After a weeklong voting process and several meetings between the top developers at Ethereum, the current debate surrounding resurrection of disabled parity contracts has apparently come to an end. The majority voted ‘no’ to the measure of restoring more than $260 million in lost coins due to technical problems within buggy contracts.
A Contentious Issue
Alex Van De Sande, one of the developers for Ethereum noted that the issue had split the community into two. He believed that if the network implemented EIP 999, it would have led to a hard fork for the cryptocurrency.
There was a great deal of support for the change in the code. The move was led by Parity Technologies, an Ethereum software company created by the Ethereum co-founder Dr. Gavin Wood in 2015. The wallet operated by the company had been impacted by the fund freeze that took place last year when users detected vulnerability in the Ethereum code.
Supporters had argued that implementing the EIP 999 would not have caused a split as plenty of users were in favor of the change. Afri Schoedon and Jutta Steiner from the Parity software company had urged client developers to implement the change. The Parity software is very popular and used by almost one-third of the Ethereum network.
The group opposed to the change was led by Geth, the leading Ethereum software on the network. Péter Szilágyi, the lead developer of Geth, disagreed with the Parity delegation and believed that the proposed change to Ethereum would create a split.
The Competition between Geth and Parity
Geth and Parity are the biggest competing software companies on the Ethereum network. Both the firms often have to work together to implement new changes and updates on the platform. By keeping up to date with the changes implemented by each other’s software, both the companies remain in sync and use the same blockchain.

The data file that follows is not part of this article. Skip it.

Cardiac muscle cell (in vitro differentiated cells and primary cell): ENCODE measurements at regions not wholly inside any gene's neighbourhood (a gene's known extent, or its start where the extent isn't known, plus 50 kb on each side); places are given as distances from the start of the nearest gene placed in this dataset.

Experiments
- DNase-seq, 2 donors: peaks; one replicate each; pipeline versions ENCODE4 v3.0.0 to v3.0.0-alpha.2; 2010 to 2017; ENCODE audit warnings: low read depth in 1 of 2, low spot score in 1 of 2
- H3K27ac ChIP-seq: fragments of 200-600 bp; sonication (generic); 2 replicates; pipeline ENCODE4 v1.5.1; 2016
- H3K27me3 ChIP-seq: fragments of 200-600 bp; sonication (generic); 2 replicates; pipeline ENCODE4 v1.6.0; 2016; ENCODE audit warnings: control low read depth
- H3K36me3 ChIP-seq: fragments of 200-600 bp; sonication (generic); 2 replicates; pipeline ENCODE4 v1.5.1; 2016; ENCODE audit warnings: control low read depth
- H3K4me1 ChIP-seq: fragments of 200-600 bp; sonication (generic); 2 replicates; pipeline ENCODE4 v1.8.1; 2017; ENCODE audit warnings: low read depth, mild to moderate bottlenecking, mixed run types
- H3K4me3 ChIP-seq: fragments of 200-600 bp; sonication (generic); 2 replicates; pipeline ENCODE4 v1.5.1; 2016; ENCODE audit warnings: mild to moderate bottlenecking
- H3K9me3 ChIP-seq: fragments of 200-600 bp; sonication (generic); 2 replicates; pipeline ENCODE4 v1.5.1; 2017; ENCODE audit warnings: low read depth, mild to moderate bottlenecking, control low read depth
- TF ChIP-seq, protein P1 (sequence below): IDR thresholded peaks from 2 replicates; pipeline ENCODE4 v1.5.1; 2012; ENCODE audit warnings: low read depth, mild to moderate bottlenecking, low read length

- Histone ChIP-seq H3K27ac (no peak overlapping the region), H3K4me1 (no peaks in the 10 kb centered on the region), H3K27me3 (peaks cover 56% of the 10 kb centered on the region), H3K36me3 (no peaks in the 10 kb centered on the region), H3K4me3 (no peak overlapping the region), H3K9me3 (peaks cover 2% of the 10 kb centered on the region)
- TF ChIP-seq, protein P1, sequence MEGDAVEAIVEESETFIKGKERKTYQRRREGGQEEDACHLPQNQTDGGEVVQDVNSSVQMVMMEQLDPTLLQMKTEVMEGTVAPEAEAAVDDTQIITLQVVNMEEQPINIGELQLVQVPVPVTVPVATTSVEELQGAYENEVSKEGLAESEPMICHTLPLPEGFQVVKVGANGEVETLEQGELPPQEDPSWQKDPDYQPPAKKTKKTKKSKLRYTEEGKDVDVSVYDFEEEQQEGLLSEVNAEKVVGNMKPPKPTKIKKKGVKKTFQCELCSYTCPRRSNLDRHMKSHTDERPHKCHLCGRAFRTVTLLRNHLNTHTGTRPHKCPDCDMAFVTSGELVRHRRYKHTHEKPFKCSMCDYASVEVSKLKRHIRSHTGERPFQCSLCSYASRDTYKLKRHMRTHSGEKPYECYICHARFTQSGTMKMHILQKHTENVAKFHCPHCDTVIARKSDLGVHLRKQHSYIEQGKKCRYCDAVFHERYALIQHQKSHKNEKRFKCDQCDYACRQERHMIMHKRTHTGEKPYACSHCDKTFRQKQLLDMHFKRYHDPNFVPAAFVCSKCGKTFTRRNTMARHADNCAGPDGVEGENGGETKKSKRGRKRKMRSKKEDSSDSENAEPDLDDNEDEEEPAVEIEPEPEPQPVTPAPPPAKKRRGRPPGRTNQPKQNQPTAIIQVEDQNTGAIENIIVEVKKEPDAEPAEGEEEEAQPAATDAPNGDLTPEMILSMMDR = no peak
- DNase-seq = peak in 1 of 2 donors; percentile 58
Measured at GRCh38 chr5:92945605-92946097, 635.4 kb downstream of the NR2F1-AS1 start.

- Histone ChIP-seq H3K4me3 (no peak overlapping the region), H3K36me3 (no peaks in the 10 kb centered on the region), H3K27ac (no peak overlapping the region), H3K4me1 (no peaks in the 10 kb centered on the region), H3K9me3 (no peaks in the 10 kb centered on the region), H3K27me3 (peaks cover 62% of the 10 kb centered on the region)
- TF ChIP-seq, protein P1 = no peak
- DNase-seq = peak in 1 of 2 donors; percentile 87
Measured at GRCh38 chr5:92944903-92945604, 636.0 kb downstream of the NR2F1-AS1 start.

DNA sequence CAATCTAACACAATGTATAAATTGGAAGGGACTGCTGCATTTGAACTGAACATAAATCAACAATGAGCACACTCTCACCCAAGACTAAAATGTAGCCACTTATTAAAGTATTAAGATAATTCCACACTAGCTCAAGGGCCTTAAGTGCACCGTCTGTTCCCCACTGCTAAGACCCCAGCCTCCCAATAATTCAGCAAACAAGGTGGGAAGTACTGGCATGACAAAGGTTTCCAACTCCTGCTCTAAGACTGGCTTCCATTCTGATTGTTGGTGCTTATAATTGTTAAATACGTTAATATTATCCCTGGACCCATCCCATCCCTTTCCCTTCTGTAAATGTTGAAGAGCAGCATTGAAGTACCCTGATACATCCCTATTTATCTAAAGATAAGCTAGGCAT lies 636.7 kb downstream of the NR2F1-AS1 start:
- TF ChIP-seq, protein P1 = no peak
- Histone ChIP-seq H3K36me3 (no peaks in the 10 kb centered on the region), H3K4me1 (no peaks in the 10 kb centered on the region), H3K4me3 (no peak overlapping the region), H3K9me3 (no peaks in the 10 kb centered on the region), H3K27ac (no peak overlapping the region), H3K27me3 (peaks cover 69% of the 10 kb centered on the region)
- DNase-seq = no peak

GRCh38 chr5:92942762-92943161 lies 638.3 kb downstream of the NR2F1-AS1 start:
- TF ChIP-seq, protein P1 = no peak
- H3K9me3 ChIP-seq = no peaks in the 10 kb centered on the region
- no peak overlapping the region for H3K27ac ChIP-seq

It was interesting to note that both the leading software companies held such conflicting views on the issue of parity. This could point to deeper problems for the network in the future.
For example, if one group chooses to implement the changes in EIP 999 code and the other doesn’t, Ethereum could split into two different blockchains, similar to the hard fork that took place for Bitcoin last year.
Last year, the code library operated by Parity was hacked of around 150,000 Ethereum. The network froze the ETH funds and Parity developers began working on an Ethereum Improvement Proposal (EIP) that could implement a way to unblock the funds.
EIP 999 was presented on 4th April as a way to restore the WalletLibrary by a patched version which would allow owners of the wallet to regain access to their assets. The patch would have also allowed other wallet operators a way to access frozen funds.
The motion to implement the change received 300 “yes” votes against 330 “no” votes. 9 votes chose “don’t care”.
The debate about returning hacked or stolen funds over the blockchain network has been around since the DAO hack of more than $60 million that took place in June 2016. There are many enthusiasts who believe that there should be a way for operators to restore the funds. However, many crypto enthusiasts believe that return of fund through a fork should not be used in any case.